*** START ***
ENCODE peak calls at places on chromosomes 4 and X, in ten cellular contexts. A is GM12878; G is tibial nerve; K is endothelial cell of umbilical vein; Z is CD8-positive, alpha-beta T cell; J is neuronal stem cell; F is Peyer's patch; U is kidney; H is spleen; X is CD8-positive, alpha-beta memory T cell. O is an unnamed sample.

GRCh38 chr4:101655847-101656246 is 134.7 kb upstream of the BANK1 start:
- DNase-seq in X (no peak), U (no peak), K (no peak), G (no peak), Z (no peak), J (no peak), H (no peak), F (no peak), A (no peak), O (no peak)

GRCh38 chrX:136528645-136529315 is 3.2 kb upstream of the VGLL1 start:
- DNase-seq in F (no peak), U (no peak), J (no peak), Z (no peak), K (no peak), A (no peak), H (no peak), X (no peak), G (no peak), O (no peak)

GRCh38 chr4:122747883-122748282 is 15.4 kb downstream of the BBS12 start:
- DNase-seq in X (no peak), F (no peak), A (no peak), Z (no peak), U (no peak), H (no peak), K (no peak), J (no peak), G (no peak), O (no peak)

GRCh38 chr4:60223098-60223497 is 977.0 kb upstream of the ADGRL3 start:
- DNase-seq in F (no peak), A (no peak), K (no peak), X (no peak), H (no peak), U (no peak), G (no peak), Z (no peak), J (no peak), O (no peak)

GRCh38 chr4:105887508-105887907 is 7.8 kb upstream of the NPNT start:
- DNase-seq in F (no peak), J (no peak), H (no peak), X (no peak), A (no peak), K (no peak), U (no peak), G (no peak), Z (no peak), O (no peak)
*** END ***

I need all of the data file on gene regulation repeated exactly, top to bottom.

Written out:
ENCODE peak calls at places on chromosomes 4 and X, in ten cellular contexts. A is GM12878; G is tibial nerve; K is endothelial cell of umbilical vein; Z is CD8-positive, alpha-beta T cell; J is neuronal stem cell; F is Peyer's patch; U is kidney; H is spleen; X is CD8-positive, alpha-beta memory T cell. O is an unnamed sample.

GRCh38 chr4:101655847-101656246 is 134.7 kb upstream of the BANK1 start:
- DNase-seq in X (no peak), U (no peak), K (no peak), G (no peak), Z (no peak), J (no peak), H (no peak), F (no peak), A (no peak), O (no peak)

GRCh38 chrX:136528645-136529315 is 3.2 kb upstream of the VGLL1 start:
- DNase-seq in F (no peak), U (no peak), J (no peak), Z (no peak), K (no peak), A (no peak), H (no peak), X (no peak), G (no peak), O (no peak)

GRCh38 chr4:122747883-122748282 is 15.4 kb downstream of the BBS12 start:
- DNase-seq in X (no peak), F (no peak), A (no peak), Z (no peak), U (no peak), H (no peak), K (no peak), J (no peak), G (no peak), O (no peak)

GRCh38 chr4:60223098-60223497 is 977.0 kb upstream of the ADGRL3 start:
- DNase-seq in F (no peak), A (no peak), K (no peak), X (no peak), H (no peak), U (no peak), G (no peak), Z (no peak), J (no peak), O (no peak)

GRCh38 chr4:105887508-105887907 is 7.8 kb upstream of the NPNT start:
- DNase-seq in F (no peak), J (no peak), H (no peak), X (no peak), A (no peak), K (no peak), U (no peak), G (no peak), Z (no peak), O (no peak)